She said, “It is when schools fail to implement a proper homework policy, well distributed among subjects and well-spaced with submission deadlines, that there arises a need for extra help in understanding lessons, more practice time and guidance in taking up assignments and preparation for homework. With rising stiff competition and clamour for greater academic returns and higher expectations in terms of goals and targets, parents often feel the need for their children to attend extra classes in the form of tuitions.”
That said, she clarified that, “A student who is attentive in class, makes full use of his/her teachers’ expertise in the subject and mature enough to manage his/her work well, would not fall for tutorials. Further, taking up extra classes largely stems from fear and insecurity of falling short in competition or the fear of not making it to their desired destination for higher studies and last but not the least, peer and parental pressure.”
Classroom vs home learning
On the issue of the extent to which classroom learning needs to be complemented by home learning, Dr Lisa Johnson from the Taaleem Group of Schools, said, “The argument for or against homework is not universally decided, and there are differing opinions among educators, parents and researchers. However, recent studies suggest that the academic benefits of homework are limited and inconsistent, particularly for younger students.”
Dr Lisa JohnsonShe said, “A Stanford researcher found that too much homework can negatively affect children, especially their lives away from school, where family, friends and activities matter. That said, at AAG, we do have homework, but try and balance self-study assignments and suggest activities that build independence, time-management skills, and deeper study of what we call “passion projects” driven by individual interests. We also have some homework projects designed specifically to engage parents in their child’s education.”
She gave the example of a heritage assignment where students interviewed grandparents. “Homework of this nature is building experiences versus redundant rote practice that often dominates homework assignments in more traditionally focused schools,” she added.
Fatima Martin, Principal and CEO of GEMS New Millennium School, said, “Our teachers at GEMS New Millennium School engage in no cost intervention programmes, which have proven to be of significant benefit in raising student attainment. Project-based learning, regular follow-through with assessments designed ‘for’ learning rather than ‘of’ learning, opportunities for students to extend their critical thinking and assertion-reasoning skills, all aim towards strengthening their knowledge and understanding of concepts.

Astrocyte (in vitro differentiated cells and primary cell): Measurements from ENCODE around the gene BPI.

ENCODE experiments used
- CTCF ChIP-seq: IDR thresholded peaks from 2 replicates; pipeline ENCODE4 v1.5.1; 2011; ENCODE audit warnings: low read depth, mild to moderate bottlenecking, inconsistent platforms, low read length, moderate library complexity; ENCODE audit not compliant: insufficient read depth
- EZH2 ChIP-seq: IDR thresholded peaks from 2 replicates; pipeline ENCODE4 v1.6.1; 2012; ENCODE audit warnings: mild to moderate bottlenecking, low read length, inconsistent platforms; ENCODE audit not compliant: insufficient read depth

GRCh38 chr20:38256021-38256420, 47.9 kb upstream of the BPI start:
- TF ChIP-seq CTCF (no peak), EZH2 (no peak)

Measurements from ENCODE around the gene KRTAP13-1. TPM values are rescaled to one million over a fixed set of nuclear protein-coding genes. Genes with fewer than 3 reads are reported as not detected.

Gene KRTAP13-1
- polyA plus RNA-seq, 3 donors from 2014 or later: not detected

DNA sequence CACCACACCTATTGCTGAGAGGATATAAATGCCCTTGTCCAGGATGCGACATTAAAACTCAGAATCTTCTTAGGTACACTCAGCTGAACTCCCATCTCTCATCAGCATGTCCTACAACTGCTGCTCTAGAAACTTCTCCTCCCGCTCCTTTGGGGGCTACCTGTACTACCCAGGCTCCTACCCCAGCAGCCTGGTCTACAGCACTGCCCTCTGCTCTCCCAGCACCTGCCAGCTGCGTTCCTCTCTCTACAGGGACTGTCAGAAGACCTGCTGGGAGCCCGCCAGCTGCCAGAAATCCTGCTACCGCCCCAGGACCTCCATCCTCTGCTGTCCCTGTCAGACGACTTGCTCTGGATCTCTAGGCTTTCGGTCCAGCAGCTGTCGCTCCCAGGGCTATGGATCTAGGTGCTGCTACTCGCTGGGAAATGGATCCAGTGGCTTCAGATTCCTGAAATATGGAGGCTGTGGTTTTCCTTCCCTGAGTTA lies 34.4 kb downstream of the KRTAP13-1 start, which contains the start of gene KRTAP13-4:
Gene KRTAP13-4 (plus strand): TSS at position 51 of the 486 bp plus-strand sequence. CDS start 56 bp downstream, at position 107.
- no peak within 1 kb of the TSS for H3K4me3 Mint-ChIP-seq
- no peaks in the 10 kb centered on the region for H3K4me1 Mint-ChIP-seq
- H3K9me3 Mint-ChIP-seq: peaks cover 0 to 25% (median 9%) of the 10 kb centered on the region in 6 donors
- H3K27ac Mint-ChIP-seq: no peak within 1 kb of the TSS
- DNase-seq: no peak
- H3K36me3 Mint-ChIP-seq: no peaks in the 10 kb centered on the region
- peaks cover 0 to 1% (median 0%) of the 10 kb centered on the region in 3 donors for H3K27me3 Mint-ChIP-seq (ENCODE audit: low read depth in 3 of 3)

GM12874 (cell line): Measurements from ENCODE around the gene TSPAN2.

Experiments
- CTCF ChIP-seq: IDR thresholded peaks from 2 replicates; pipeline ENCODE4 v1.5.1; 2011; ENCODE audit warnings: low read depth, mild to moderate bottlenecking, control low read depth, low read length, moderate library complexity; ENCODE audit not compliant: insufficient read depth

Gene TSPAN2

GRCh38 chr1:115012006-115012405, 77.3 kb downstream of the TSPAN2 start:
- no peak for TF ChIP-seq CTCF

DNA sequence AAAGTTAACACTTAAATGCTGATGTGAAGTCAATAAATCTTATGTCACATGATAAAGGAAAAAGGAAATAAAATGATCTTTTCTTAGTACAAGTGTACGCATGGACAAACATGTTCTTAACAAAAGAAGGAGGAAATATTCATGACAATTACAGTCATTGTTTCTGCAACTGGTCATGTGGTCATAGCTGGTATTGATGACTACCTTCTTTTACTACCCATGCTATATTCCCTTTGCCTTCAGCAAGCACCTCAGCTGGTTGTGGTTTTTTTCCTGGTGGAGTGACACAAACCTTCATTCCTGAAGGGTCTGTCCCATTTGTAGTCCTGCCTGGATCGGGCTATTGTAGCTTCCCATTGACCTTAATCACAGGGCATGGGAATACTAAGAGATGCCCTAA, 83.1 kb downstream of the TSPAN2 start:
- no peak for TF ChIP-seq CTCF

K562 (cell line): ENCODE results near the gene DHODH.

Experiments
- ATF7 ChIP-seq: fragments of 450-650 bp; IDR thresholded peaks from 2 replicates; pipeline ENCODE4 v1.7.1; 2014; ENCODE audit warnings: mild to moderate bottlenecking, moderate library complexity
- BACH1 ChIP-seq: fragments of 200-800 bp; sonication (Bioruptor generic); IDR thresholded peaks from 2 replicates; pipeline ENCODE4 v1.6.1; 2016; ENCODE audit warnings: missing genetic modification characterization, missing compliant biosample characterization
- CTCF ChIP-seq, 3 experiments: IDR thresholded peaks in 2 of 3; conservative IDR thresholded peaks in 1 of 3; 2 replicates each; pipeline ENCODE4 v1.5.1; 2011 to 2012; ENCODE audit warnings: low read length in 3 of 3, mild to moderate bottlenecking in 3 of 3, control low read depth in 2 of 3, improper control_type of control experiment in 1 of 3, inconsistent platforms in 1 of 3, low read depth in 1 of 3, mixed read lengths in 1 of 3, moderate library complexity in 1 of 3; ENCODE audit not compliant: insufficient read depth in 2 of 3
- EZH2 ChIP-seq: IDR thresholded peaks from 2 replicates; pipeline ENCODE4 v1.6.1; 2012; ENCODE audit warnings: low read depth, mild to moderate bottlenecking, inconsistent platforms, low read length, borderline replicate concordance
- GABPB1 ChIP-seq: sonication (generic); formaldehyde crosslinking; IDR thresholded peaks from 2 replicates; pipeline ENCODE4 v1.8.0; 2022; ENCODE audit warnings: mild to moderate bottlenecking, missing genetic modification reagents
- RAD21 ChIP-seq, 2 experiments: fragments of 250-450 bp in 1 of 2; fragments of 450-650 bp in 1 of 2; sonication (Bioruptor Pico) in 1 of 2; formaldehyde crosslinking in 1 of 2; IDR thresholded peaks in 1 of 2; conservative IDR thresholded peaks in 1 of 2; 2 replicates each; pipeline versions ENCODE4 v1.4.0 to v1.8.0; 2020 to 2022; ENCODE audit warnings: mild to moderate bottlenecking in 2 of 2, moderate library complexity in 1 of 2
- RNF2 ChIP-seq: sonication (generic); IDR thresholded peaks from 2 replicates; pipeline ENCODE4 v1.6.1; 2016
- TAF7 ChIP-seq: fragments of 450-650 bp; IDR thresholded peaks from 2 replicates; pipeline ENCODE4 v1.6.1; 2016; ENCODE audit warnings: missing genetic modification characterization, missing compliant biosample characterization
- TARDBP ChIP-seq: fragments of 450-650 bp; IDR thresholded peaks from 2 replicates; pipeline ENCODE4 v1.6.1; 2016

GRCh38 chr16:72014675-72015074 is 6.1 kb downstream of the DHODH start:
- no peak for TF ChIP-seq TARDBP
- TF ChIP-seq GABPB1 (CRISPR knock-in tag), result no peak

Fatima Martin“This approach continuously builds on students’ study techniques, equipping them with resilience, retrieval strategies and time management. Our open-door policy for students and parents also enables them to discuss their academic concerns with the faculty.”
What the tutors say
Sana Basher of Ghaffkids, another Dubai-based online tutorial, said many students take online classes from tutors in their home countries.
She said Ghaffkids provides support classes in Maths and Science for CBSE students, besides a number of subjects in the extracurricular activity realm as students need it.
“Academics is one part of the learning. At the end of a student’s school life, it is his or her passion that makes a difference. Besides being academically good, it is the extracurricular interests that will help in writing essays and facing interviews during college admissions. So it is very important to groom students in this respect,” she said.
Sana Basher According to her, there are two basic reasons why parents turn to tutorials.
According to her, there are two basic reasons why parents turn to tutorials. “Every child has his or her own pace of learning which cannot always be met at school where there are 30-35 students in a class. Secondly, parents have their own expectations from the child and want them to constantly raise the bar and excel. They either take responsibility for that by putting in the extra effort themselves or they hire private tutors,” she said.
By Sharmila Dhai: UAE Editor